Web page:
August 2, 2011

Savage beauty is right

In my right mind, nothing could have induced me to stand in line for hours to see a fashion designer's work. But, it was hot, and an odd set of circumstances, and it turned out that we got a short-cut in the line and family and friends really wanted to see it so I did view the Alexander McQueen exhibit at the Met when I was in New York last week.

Eek.

I bailed out about halfway through and played Sudoku on my Blackberry until my companions finished. It was frightening and unsettling and offensive but not just for the reasons it was meant to be all those things.

It wasn't "fashion" in the sense of being about what a consumer might draw from in choosing clothing, or even about clothing. It wasn't "art" it was marketing. As we were herded through the spaces filled with sadomasochistic, mysogynist, frivolous, strutting frippery the experience for me played out in the other people who had paid and waited to experience it and the things they said: "I'd wear that." "That's pretty" "I'd love to fit into that." Although a scant few appeared to be taking it in as art and experience I was almost sorrier for them.

Sorry, museum curators, the audience doesn't 'get' the artistic and conceptual goal of that exhibit and you knew it wouldn't. You haven't elevated the topic or posed interesting questions. You've just used celebrity culture and objectification of women's bodies and no ironic eyebrow raises are working here.  It was far more like the Bodies exhibit downtown at the Seaport that I went to last year where they tried to make it about "science" but really it was a tawdry freak show - of questionable origins.

Having done the McQueen exhibit with people whose lives are not steeped in the question of Size Zero, it was interesting to try to talk to them afterward about the fact that the faceless, often headless "bodies" within the "clothes" in the exhibit were - every single one - the exact same 6 foot size prepubescent frame. Bodies were just a (tortured, miserable) inverted cipher, obviously, so why would that matter? Why would it matter that they are all not male? Why would it matter that celebrity designers have an effect on the actual clothes and actual standards of the female body? Perhaps it didn't. Perhaps the nearly uniformly female parade shuffling through that exhibit didn't all get extruded into the gift shop feeling anything personal about their own bodies and space in the world. I doubt it, though. I felt used and discarded, myself, and all the more disgusted for having paid for it and the sheep-like carnival I'd implicitly supported.

I'm sure it reveals me as a rube, as tasteless and clueless, but one of my fathers - an art historian - agreed: he was busy experiencing art at the museum and had no time, literal or figurative, for that exhibit.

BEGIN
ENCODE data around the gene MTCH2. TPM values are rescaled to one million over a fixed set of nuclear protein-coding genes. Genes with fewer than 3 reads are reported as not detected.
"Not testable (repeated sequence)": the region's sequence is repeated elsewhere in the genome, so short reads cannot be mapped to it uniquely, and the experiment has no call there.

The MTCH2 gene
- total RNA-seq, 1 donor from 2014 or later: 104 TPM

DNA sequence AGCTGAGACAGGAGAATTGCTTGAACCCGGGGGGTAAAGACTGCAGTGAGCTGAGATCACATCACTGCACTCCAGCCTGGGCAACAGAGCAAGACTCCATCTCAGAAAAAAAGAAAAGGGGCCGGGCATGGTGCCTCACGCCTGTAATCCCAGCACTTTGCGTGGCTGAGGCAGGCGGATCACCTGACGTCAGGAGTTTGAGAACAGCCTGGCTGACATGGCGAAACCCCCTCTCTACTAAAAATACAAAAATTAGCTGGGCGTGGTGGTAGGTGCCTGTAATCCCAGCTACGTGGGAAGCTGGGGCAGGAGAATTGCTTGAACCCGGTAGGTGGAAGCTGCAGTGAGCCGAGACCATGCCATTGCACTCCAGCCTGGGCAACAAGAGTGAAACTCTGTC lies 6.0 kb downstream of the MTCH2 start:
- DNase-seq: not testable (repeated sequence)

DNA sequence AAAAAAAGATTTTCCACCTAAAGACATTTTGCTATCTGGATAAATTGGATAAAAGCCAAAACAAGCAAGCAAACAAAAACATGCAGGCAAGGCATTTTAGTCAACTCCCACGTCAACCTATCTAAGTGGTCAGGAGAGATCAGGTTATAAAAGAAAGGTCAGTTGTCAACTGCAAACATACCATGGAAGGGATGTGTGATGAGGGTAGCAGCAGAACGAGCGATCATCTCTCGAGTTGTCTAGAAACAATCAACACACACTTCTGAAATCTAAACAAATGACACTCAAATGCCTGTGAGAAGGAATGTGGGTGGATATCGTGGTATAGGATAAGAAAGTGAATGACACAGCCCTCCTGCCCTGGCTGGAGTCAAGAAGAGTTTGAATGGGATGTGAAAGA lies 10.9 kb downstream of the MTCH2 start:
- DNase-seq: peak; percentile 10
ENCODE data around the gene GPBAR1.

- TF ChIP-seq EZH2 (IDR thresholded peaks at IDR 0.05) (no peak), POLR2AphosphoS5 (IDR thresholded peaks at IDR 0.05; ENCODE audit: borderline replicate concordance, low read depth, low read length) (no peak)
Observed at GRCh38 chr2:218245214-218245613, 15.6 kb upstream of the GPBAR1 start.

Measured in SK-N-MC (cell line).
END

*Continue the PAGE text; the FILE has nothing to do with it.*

In what is not in the least ironic, I also experienced the Brain exhibit at the Museum of Natural History with my other dad. We took apart a brain (plastic) and that was fun. We walked through a snapping, popping hall of synapses and made axons connect by waving our hands over a lighted table.

The contrast between the two experiences could not have been greater.

2 comments:

  1. I saw the "Body Worlds" exhibit; similar, I think to the one at South Street. I don't how the two exhibits differed, but my reaction was different. "Body Worlds" gave me a sense of profound awe and appreciation. For me, (and for others, from what I saw and heard around me) it was definitely about science. Perhaps I started out with different preparation - I am not a health care practitioner, but my work takes me into places where medical education and research occur, including the labs where our physicians and PhDs study anatomy first hand (and where I have seen respect for the sources, which thankfully in our country are acquired through processes that are voluntary and regulated). Nowadays robotic and virtual simulations add to medical training, but so far have not replaced reality, and I feel thankful for those who voluntarily make medical knowledge possible. Such an exhibit is not for everyone, but I also don't think that only doctors can/should be/are capable of seeing the inner workings of a human body - although none of this excuses the questionable sources that your link pointed out.

    As for Alexander McQueen, well.... I would love to see a fashion exhibit or the pages of a magazine with real women's figures in the clothes, however outlandish. THAT would be beauty.

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  2. Great response. I'm a professional art historian like your father and I completely agree with the two of you. It's fashion that showed total contempt for natural human bodies, especially female bodies. Too bad this is how financially-strapped museums are trying to draw bigger crowds--pandering to "savage" societal standards rather than promoting contemporary art/fashion that is transformative, positive, and hopeful.

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